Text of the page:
CUP CLASH IS ONE TO SAVOUR

Can Benni McCarthy turn one over against his old coach Gavin Hunt?

Pretoria News Weekend - - SPORT - ROD­NEY REINERS

Cape Town

SO many ques­tions to be an­swered as Cape Town City pre­pare to meet Bid­vest Wits in a MTN8 semi-fi­nal, sec­ond leg tie in Jo­han­nes­burg to­mor­row (kick-off 3pm).

Can City make it to a first-ever cup fi­nal a mere 15 months since its in­cep­tion as a PSL club? Will Wits coach Gavin Hunt fi­nally man­age to win a game against his pro­tégé and coun­ter­part, City coach Benni McCarthy?

It’s shap­ing up to be an in­trigu­ing con­test, in­deed. Wits have the names, City have a team. The Clever Boys have Steven Pien­aar, Day­lon Claasen, James Keene, Amr Ga­mal, Gabad­inho Mhango and Gran­wald Scott, the Cit­i­zens have a won­der­ful team ethic. The Jo­han­nes­burg side bring into the en­counter a rich pedi­gree and its sta­tus as league cham­pi­ons, City have only their team spirit to rely on. But that is the Capeto­ni­ans’ strength. In­di­vid­ual glory counts for noth­ing, every­thing is geared to­wards the suc­cess of the whole.

So, as the clock ticks down to this much-an­tic­i­pated sec­ond leg clash, let’s iso­late a few as­pects that could be cru­cial to de­cid­ing the even­tual win­ner:

Benni McCarthy is Cape Town’s favourite foot­ball son. Be­cause of his ex­ploits as a player, from when he first hit the scene with Seven Stars as a teenager, to his tri­umphant time in Europe with clubs like Ajax Am­s­ter­dam, FC Porto and Celta Vigo, the 39-year-old has built up a cult fol­low­ing in the Mother City. He’s the kid who’s lived the dream, he’s the man who proved any­thing is pos­si­ble, what­ever the cir­cum­stances. Now, in his first spell as a head coach, he’s prov­ing to be just as ef­fec­tive. Four games, four wins, it couldn’t have gone bet­ter. Cen­tral de­fender Robyn Jo­han- nes has big shoes to fill in as­sum­ing the lead­er­ship of this City squad, but he’s well equipped to do the job. Last sea­son, the side’s suc­cess was built on the dy­namic per­for­mances of skip­per Le­bo­gang Manyama, who has since moved on to join Konyas­por in Turkey. Jo­hannes has been in mag­nif­i­cent form since re­turn­ing to the Mother City. Hav­ing left the Cape as a teenager to pur­sue a ca­reer in pro­fes­sional foot­ball, and hav­ing played at Mamelodi Sun­downs and Or­lando Pi­rates, the 30-year-old de­fender is dis­cov­er­ing there’s no place like home. The re­spon­si­bil­ity of the arm­band won’t change his ap­proach, he’ll be as com­mit­ted, as ded­i­cated, to the team as be­fore.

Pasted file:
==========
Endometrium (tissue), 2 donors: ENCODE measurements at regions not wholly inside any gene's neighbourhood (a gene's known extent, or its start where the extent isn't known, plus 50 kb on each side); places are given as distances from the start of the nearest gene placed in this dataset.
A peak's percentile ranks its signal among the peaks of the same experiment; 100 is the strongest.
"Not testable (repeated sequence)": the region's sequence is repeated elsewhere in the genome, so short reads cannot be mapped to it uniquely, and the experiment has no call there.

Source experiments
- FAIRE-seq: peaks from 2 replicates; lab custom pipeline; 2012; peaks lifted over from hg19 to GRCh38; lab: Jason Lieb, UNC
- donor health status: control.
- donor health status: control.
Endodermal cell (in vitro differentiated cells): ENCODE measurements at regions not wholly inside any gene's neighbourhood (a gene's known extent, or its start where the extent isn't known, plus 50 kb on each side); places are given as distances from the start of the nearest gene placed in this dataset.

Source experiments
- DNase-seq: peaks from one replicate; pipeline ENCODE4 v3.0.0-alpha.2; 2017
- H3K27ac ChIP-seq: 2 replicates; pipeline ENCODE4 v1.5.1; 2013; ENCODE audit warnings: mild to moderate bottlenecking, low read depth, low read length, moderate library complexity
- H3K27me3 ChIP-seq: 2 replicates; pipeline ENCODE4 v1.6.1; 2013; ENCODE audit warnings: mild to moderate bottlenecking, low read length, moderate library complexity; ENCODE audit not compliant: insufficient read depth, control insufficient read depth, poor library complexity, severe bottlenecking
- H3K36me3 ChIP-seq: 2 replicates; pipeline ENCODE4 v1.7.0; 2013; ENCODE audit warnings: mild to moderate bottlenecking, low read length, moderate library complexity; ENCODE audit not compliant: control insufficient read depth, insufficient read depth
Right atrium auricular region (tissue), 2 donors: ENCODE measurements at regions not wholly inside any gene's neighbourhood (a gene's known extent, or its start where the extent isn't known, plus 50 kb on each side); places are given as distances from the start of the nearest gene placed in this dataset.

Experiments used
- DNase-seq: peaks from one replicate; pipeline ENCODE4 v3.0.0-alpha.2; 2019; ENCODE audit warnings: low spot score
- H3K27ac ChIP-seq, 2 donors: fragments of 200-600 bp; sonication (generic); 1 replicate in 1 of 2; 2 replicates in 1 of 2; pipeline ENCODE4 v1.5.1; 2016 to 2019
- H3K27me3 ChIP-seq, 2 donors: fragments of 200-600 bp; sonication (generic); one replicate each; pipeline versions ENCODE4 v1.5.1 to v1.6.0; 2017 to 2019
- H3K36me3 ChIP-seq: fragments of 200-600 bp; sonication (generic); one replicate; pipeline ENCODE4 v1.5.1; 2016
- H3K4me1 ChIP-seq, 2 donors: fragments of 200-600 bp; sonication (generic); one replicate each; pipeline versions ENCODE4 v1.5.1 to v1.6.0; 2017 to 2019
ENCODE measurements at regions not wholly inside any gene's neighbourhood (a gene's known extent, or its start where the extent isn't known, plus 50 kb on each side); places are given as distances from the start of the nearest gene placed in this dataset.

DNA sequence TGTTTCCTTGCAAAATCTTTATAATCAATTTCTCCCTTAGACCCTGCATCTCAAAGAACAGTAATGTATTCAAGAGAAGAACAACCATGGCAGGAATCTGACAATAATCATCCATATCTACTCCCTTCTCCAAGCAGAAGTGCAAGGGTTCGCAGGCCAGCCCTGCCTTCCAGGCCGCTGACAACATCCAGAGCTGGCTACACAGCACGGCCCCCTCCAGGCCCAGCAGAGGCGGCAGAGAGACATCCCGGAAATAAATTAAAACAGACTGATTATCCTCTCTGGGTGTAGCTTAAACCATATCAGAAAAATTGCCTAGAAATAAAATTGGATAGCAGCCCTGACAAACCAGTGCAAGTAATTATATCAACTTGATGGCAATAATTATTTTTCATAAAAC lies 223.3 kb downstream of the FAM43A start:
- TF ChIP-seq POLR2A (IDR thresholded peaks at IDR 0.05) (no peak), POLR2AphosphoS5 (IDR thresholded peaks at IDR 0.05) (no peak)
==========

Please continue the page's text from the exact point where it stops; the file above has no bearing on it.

Hav­ing beaten Wits in two pre­vi­ous out­ings al­ready this sea­son, City won’t be look­ing to do any­thing dif­fer­ent. They have been very ef­fec­tive in keep­ing things tight and compact, and not al­low­ing Wits to play through their lines. In ad­di­tion, they’re a re­silient bunch, they don’t know when they are beaten, and they bat­tle to the fi­nal whis­tle. It’s this never-say-die at­ti­tude that has been at the root of their wins over Wits this sea­son. McCarthy, when he took over as head coach, made it no se­cret he wanted the team to be more of­fen­sive and that he wanted his team to have more pos­ses­sion of the ball. But changes in style take a while and, at this stage of McCarthy’s ten­ure, it’s still a work in progress. As the sea­son con­tin­ues, so the new coach’s phi­los­o­phy will sink in. But, for now, and es­pe­cially for Sun­day, it will be busi­ness as usual: to beat City, Wits will have to try and break down their de­fen­sive fab­ric.

Hunt is one of the PSL’s most suc­cess­ful coaches, hav­ing won the league ti­tle on four oc­ca­sions (three with Su­perS­port United and last sea­son with Wits). He’s a metic­u­lous plan­ner, a long-term thinker and has a su­perb eye for tal­ent. When the club de­cided to stop be­ing a de­vel­op­ment club and start fo­cus­ing on win­ning tro­phies, the man they turned to was Hunt. The Capeto­nian, a for­mer right-back at Hel­lenic, was ap­pointed with the sole pur­pose of chang­ing the face of Wits. In four years at the Clever Boys, he has cer­tainly achieved his man­date. Wits are a team to be re­spected and feared; they are no longer also-rans, they are win­ners. Now, after play­ing sec­ond fid­dle to his pro­tégé McCarthy, Hunt is de­ter­mined to get his team to play to po­ten­tial.

The man known as “Tyson” is one of the most ad­mired foot­ballers in the coun­try. Not only does Hlatshwayo lead this im­pres­sive Wits squad, he also cap­tains Bafana Bafana, which should re­veal just how lofty a sta­tus he car­ries in lo­cal foot­ball. Hav­ing come to promi­nence at Ajax Cape Town, he blos­somed at Wits, and now the ex­em­plary, tough-as-teak de­fender is look­ing to lead his team to yet an­other tro­phy. For Hlatshwayo, this tie against City comes at just the right time. He will still be feel­ing the neg­a­tive ef­fects from Bafana’s deeply dis­ap­point­ing re­sults against Cape Verde in the 2018 World Cup qual­i­fiers over the past few days – and, no doubt, he needs some­thing pos­i­tive to fo­cus on.

Still smart­ing from the two de­feats to City, and 1-0 down from the first leg, Wits have no choice but to go for broke – and they cer­tainly have the at­tack­ing qual­ity to launch an all-out on­slaught. In the two pre­vi­ous games against the Capeto­ni­ans, the Clever Boys hogged pos­ses­sion and dom­i­nated ter­ri­tory, but squan­dered too many scor­ing op­por­tu­ni­ties. Two things need to hap­pen if Hunt’s men are to emerge vic­to­ri­ous: firstly, Wits will need to bring more of a cre­ative, cut­ting edge to their at­tack­ing play if they are to find a way through City; and, se­condly, the for­wards will have to bring their scor­ing boots along.

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